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Hugh Stowell Scott
This eBook from the Gutenberg Project consists of approximately 217 pages of information about The Velvet Glove.

“I’m trying to see through,” she explained, after a moment.  “I can see nothing, only something black.  I see.  It is your horse; you are on horseback.  Is it the Moor?  Have you ridden the dear old Moor up here to see me?  Please bring his nose near so that I can stroke it.”

And her fingers came through the flowers again, feeling the empty air.

“I wonder if he knows my hand,” she said.  “Oh, Marcos! is there no one to take me away from here?  I hate the place; and yet I am afraid.  I am afraid of something, Marcos, and I do not know what it is.  It was all right when papa was alive.  For I felt that he would certainly come some day and take me away, and all this would be over.”

“All—­what?” inquired Marcos, the matter-of-fact, at the other side of the wall.

“Oh, I don’t know.  There is a sort of strain and mystery which I cannot define.  I am not a coward, you know, but sometimes I am afraid and feel alone in the world.  There is Leon, of course; but Leon is no good, is he?”

“No, he is no good,” replied Marcos.

“And, Marcos, do you think it is possible to be in the world and yet be saved; to be quite safe, I mean, for the next world, like Sor Teresa?”

“Yes, I do.”

“Does Uncle Ramon think so?”

“Yes,” replied Marcos.

“What a bother one’s soul is,” she said, with a sigh.  “I’m sure mine is.  I am never allowed to think of anything else.”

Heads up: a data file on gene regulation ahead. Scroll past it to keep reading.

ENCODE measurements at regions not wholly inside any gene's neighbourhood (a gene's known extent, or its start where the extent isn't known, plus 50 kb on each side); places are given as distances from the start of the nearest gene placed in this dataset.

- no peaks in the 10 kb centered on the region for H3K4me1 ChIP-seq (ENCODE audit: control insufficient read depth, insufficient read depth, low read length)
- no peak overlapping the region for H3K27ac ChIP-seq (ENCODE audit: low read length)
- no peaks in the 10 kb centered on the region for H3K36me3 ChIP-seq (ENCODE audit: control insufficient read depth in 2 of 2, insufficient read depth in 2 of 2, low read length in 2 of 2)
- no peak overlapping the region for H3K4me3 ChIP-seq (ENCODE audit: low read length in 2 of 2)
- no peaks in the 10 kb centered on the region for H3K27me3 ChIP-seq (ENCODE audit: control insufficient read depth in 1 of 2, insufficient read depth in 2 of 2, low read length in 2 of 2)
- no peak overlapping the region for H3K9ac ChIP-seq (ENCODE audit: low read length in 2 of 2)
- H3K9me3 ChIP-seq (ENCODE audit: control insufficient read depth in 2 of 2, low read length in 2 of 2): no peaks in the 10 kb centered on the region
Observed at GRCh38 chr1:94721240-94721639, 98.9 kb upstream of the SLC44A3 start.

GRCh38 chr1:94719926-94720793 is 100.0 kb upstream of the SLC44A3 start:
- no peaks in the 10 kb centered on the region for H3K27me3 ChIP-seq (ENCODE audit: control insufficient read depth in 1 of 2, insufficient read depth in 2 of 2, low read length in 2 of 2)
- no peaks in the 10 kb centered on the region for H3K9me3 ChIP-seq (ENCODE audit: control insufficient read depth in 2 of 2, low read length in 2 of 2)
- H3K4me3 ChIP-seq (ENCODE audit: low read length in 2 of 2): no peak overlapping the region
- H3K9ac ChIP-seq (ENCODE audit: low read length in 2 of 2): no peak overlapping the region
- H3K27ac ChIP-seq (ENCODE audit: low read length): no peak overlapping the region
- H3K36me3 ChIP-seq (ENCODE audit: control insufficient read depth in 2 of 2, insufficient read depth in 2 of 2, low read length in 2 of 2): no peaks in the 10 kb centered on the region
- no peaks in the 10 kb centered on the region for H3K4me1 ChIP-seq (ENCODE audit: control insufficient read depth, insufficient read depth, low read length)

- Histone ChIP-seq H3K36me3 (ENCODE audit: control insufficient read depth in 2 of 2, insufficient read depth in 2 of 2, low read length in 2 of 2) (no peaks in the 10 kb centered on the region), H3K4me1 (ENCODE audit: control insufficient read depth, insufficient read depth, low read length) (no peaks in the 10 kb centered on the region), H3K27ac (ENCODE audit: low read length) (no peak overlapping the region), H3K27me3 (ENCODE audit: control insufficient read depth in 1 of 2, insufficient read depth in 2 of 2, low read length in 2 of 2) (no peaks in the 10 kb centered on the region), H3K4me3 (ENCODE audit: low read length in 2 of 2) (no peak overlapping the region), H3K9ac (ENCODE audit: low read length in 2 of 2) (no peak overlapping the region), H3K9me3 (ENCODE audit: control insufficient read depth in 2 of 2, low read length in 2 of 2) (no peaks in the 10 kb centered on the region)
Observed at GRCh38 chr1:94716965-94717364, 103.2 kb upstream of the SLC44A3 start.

“Why?” asked Marcos, who was a patient searcher after remedies, and never discussed matters which could not be ameliorated by immediate action.

“Oh! because it seems that I am more than usually wicked.  No one seems to think it possible that I can save my soul unless I go into religion.”

“And you do not want to do that?”

“No, I never want to do it.  Not even when I have been a long time in Retreat and we have been happy and quiet, here, inside the walls.  And the life they lead here seems so little trouble; and one can lay aside that nightmare of the world to come.  I do not even want it then.  But when I go into the world, like last Sunday, Marcos, and see the shops, and Uncle Ramon and you, then I hate the thought of it.  And when I touched the dear old Moor’s soft nose just now, I felt I couldn’t do it at any cost; but that I must go into the world and have dogs and horses, and see the mountains and enjoy myself, and leave the rest to chance and the kindness of the Virgin, Marcos.”

He did not answer at once, and she thrust her hand through the woodbine again.

“Where are you?” she asked.  “Why do you not answer?”

He took her hand and held it for a moment.

“You are thinking,” she said, with a little laugh.  “I know.  I have seen you think like that by the side of the river, when one of the trout would not come out of the Wolf and you were wondering what more you could do to try and make him.  What are you thinking about?”

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